Maslenitsa Celebration Helps Russians Thaw From Winter

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Sunday is the final day of a week-long Russian festival that celebrates folk traditions, heroic eating and the distant promise of spring. NPR's Corey Flintoff reports on Maslenitsa, or "pancake week," the last culinary blow-out before the austerity of Lent.


Today is the final day of a weeklong Russian festival that celebrates folk traditions, heroic eating and the distant promise of spring. It's called Maslenitsa, or pancake week, and it's the last culinary blowout before the austerity of Lent. The festival is also just a good reason to get out of the house for many Russians who are plain sick of winter. NPR's Corey Flintoff has this postcard.

COREY FLINTOFF, BYLINE: It's a silver-gray afternoon in Moscow, which is just digging out from another two-day snowstorm. Like all city snow, it was lovely for a few hours but now it's mostly brown slush on the sidewalks and a muddy soup splashed up by the tires of passing cars. There's a constant grip of icy water from the buildings.


FLINTOFF: That's one important reason why Maslenitsa is a sanity saver. It comes along just when you think you can't take it anymore.


UNIDENTIFIED WOMAN: (Singing in foreign language)

FLINTOFF: You can hear the celebrations long before you reach them because music and folk traditions are big part of the festival.

UNIDENTIFIED WOMAN: (Foreign language spoken)

PAVEL: That's our Russian tradition actually to say goodbye to today, well, let's say to the long winter, and welcome the upcoming spring. So, and you may see normally the little festivities around and even the wedding.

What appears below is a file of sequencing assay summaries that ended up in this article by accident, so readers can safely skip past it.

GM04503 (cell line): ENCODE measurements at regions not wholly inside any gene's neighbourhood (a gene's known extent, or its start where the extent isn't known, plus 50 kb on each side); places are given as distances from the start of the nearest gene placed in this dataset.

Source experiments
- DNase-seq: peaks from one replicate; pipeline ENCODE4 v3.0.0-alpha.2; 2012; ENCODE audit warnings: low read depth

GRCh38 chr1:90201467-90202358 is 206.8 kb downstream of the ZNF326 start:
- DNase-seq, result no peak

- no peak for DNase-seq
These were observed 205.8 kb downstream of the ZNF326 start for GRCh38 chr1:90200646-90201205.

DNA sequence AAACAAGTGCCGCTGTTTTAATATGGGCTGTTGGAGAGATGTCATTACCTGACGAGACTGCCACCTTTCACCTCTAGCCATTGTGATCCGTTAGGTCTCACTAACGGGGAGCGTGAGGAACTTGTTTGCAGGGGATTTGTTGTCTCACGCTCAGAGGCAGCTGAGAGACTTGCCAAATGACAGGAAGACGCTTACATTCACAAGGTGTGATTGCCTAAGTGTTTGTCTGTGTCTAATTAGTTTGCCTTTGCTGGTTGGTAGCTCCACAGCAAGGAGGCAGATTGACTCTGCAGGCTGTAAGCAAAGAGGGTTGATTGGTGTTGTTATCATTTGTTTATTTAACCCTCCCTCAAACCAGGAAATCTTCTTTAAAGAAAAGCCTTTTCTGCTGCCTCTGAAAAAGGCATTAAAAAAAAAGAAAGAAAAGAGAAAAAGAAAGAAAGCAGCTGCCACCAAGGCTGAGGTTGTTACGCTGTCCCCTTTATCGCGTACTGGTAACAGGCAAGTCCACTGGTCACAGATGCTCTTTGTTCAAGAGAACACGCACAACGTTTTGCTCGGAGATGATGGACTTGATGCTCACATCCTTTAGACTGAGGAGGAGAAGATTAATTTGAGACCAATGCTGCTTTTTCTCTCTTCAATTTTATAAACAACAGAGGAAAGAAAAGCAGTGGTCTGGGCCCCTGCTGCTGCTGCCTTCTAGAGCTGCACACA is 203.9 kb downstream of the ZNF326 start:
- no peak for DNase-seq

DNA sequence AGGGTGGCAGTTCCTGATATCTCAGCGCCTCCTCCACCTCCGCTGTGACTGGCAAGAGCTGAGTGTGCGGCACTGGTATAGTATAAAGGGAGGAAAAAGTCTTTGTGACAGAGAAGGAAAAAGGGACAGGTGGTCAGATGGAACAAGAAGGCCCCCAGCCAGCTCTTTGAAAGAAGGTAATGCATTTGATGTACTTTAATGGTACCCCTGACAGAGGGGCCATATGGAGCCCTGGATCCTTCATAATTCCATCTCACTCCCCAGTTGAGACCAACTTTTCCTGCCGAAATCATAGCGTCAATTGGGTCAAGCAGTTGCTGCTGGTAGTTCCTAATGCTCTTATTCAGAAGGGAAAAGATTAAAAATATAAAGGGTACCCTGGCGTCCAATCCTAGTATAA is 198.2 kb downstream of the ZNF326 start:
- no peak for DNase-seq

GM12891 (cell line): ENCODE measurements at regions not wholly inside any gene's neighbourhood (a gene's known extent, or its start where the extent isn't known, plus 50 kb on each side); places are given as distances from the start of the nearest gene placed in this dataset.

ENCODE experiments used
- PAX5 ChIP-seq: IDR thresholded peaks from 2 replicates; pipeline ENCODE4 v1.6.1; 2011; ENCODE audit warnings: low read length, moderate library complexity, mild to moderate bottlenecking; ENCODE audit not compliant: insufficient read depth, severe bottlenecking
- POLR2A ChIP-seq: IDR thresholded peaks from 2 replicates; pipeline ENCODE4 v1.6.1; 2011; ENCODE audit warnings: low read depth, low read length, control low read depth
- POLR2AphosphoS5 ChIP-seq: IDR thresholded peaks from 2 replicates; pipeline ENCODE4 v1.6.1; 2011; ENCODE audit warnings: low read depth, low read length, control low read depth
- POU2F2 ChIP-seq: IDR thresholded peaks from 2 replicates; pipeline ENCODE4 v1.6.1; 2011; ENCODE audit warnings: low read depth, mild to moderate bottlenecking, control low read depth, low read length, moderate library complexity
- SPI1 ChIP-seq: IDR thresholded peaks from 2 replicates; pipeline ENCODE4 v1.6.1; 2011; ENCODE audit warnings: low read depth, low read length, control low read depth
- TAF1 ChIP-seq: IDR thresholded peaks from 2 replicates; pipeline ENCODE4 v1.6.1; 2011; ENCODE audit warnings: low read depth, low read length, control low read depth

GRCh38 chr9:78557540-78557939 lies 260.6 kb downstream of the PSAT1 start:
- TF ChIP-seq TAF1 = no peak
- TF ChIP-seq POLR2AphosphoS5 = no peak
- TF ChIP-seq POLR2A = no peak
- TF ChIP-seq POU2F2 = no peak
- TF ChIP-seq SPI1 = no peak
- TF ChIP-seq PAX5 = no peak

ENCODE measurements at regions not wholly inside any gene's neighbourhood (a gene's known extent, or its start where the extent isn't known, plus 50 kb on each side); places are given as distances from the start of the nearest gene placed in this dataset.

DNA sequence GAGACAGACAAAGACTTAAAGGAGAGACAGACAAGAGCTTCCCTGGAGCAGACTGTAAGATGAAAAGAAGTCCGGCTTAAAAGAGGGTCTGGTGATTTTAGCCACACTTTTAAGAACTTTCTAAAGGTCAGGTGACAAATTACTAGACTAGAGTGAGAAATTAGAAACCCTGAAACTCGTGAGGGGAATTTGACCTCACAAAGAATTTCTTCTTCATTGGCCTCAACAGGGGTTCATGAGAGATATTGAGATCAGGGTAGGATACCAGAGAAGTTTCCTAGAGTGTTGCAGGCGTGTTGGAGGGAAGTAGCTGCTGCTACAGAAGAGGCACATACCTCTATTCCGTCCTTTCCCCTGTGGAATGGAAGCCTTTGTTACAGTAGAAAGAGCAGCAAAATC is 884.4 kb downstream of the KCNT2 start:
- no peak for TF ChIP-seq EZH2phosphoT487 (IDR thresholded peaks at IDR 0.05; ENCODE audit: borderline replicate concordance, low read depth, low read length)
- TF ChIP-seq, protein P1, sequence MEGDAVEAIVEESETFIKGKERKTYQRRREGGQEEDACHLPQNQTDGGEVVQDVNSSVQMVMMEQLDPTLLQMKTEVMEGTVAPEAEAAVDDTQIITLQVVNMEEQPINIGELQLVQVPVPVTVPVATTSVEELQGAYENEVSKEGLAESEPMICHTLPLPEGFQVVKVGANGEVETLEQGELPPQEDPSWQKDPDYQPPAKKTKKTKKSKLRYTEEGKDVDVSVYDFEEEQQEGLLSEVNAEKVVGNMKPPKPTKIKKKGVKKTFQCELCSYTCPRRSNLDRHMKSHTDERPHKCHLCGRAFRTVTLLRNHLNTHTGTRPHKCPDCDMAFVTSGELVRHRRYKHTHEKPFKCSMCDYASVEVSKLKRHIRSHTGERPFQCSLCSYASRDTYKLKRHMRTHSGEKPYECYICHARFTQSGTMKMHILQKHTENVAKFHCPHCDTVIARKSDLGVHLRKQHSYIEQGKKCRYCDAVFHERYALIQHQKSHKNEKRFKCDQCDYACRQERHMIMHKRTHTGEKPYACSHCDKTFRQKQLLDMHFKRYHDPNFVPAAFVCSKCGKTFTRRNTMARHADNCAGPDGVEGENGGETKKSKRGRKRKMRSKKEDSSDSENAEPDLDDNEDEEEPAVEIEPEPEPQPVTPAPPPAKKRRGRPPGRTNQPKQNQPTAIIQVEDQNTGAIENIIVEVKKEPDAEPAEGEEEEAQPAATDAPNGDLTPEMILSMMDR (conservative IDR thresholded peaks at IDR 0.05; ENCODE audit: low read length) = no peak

FLINTOFF: This is Pavel, a young father who's come to the Hermitage Garden in Moscow with his wife Olga and his youngest daughter.

JARNA: May name is Jarna(ph).

FLINTOFF: OK. The Maslenitsa celebration at the garden is mostly for kids with booths for crafts, such as weaving edible necklaces of ribbons and pretzel rings, or painting folk designs on wooden spoons. There's a wedding party too, and a bride in white who's holding her train up above her white boots to stay clear of the slush.

PAVEL: It's the time when people celebrate and when people feast, eating a lot of pancakes. That's the most famous thing about Maslenitsa I would say.

FLINTOFF: Pancakes are the center of attention on one side the garden, where cooks are turning out stacks of blini, the crepe-like pancakes that are slathered with sour cream and caviar, stuffed with chocolate, jam or cheese. How's business?

IRINA: (Foreign language spoken)

FLINTOFF: Irina, a veteran blini griddler, says unblushingly that business gets better and better because her pancakes are the best. People take their blinis seriously here, and Maslenitsa features contests of the best in many categories. And stunts, such as an attempt to break the record for the highest stack of pancakes. Some say the round blini are symbols for the sun, and indeed, the sun does come out briefly in the afternoon as if to promise that it will come back after all. Corey Flintoff, NPR News, Moscow.


MARTIN: This is NPR News.

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